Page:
Raw Transactions

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The "raw transaction API" was introduced with Bitcoin-Qt/bitcoind version 0.7. It gives developers or very sophisticated end-users low-level access to transaction creation and broadcast.


listunspent [minconf=1] [maxconf=999999]

Returns an array of unspent transaction outputs in the wallet that have between minconf and maxconf (inclusive) confirmations. Each output is a 5-element object with keys: txid, output, scriptPubKey, amount, confirmations. txid is the hexadecimal transaction id, output is which output of that transaction, scriptPubKey is the hexadecimal-encoded CScript for that output, amount is the value of that output and confirmations is the transaction's depth in the chain.

lockunspent unlock? [{"txid":txid,"vout":n},...]

Temporarily lock (unlock=false) or unlock (unlock=true) specified transaction outputs. A locked transaction output will not be chosen by automatic coin selection, when spending bitcoins. Locks are stored in memory only. Nodes start with zero locked outputs, and the locked output list is always cleared (by virtue of process exit) when a node stops or fails.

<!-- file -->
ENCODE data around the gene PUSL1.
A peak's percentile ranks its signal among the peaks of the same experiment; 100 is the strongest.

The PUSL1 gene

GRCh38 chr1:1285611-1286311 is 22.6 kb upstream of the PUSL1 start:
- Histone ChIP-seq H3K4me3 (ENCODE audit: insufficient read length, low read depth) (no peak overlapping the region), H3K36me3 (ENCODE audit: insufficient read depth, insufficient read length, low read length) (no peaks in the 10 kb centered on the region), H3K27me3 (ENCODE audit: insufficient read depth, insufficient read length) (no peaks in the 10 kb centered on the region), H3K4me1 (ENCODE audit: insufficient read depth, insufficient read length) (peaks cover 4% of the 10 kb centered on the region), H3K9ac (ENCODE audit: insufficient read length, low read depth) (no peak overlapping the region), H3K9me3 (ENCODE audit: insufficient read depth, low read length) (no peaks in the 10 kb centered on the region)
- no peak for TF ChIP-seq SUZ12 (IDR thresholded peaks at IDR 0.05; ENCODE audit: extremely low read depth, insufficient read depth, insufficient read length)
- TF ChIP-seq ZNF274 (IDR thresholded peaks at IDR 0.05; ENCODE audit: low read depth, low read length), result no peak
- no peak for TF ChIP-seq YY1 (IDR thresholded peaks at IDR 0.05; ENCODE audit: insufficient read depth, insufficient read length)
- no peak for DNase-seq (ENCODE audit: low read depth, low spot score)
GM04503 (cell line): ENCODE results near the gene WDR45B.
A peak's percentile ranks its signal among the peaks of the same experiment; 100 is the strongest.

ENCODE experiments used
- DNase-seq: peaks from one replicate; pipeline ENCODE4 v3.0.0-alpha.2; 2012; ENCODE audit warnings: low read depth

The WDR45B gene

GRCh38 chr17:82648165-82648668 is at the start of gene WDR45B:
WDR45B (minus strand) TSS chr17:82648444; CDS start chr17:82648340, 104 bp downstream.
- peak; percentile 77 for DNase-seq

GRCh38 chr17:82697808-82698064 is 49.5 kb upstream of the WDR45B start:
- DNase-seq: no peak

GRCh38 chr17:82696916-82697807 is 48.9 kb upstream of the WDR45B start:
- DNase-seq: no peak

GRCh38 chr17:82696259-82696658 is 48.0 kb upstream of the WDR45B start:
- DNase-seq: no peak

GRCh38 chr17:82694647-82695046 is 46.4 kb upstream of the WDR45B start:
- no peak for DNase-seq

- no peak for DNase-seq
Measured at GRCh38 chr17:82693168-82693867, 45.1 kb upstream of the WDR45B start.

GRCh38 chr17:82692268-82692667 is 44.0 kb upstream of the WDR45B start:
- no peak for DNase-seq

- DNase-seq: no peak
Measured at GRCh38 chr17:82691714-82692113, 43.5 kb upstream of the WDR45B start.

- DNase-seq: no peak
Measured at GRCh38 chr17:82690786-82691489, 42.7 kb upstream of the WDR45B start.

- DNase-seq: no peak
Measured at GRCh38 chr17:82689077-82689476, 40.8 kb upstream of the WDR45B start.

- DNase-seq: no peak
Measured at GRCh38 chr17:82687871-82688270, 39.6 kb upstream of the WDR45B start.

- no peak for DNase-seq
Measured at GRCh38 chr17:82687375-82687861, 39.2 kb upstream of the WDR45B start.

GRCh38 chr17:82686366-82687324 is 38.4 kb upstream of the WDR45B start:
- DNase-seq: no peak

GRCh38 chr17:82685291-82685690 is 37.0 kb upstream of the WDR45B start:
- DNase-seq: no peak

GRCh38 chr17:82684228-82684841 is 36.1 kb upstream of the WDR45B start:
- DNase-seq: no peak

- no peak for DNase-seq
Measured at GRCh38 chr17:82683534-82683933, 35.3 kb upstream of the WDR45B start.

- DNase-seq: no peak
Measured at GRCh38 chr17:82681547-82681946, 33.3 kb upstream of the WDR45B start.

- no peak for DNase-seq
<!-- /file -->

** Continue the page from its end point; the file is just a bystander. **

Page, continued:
List all temporarily locked transaction outputs.

createrawtransaction [{"txid":txid,"vout":n},...] {address:amount,...}

Create a transaction spending given inputs (array of objects containing transaction outputs to spend), sending to given address(es). Returns the hex-encoded transaction in a string. Note that the transaction's inputs are not signed, and it is not stored in the wallet or transmitted to the network.

Also note that NO transaction validity checks are done; it is easy to create invalid transactions or transactions that will not be relayed/mined by the network because they contain insufficient fees.

decoderawtransaction <hex string>

Returns JSON object with information about a serialized, hex-encoded transaction.

getrawtransaction <txid> [verbose=0]

If verbose=0, returns serialized, hex-encoded data for transaction txid. If verbose is non-zero, returns a JSON Object containing information about the transaction. Returns an error if <txid> is unknown.